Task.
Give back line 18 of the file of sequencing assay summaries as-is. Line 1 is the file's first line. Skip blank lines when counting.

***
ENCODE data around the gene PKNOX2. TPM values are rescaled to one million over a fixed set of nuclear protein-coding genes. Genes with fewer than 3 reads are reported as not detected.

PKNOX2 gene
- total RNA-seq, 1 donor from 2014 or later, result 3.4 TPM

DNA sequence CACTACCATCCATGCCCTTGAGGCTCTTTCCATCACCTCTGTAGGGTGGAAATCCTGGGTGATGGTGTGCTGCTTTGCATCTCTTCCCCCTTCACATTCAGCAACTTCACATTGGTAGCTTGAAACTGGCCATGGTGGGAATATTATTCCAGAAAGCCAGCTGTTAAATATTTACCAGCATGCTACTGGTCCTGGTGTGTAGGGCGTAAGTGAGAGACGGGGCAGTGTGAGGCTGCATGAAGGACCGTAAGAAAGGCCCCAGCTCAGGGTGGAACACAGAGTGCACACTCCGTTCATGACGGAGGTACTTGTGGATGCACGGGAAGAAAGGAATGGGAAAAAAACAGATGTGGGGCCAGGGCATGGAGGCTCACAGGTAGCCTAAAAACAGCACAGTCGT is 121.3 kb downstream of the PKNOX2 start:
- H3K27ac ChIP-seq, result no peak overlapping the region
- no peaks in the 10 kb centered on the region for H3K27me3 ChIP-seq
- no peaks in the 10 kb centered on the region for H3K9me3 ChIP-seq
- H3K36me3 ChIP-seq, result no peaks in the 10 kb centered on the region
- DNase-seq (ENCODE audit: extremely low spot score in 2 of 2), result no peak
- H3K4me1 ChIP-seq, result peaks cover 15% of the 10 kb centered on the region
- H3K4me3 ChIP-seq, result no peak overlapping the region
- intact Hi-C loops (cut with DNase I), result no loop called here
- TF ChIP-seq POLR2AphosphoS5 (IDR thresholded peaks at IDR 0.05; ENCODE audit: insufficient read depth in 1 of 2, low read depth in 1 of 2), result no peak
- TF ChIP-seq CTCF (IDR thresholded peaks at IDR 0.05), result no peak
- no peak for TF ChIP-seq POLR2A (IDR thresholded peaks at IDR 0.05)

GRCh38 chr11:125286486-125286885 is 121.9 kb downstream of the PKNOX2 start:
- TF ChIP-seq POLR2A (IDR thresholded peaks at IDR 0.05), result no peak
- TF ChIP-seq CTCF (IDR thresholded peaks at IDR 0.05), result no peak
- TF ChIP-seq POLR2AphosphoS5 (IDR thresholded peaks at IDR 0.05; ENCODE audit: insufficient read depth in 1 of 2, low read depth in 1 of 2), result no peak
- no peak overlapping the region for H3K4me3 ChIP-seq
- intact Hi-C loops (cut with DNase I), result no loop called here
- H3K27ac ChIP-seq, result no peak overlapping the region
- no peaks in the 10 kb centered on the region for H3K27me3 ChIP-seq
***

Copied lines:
- TF ChIP-seq CTCF (IDR thresholded peaks at IDR 0.05), result no peak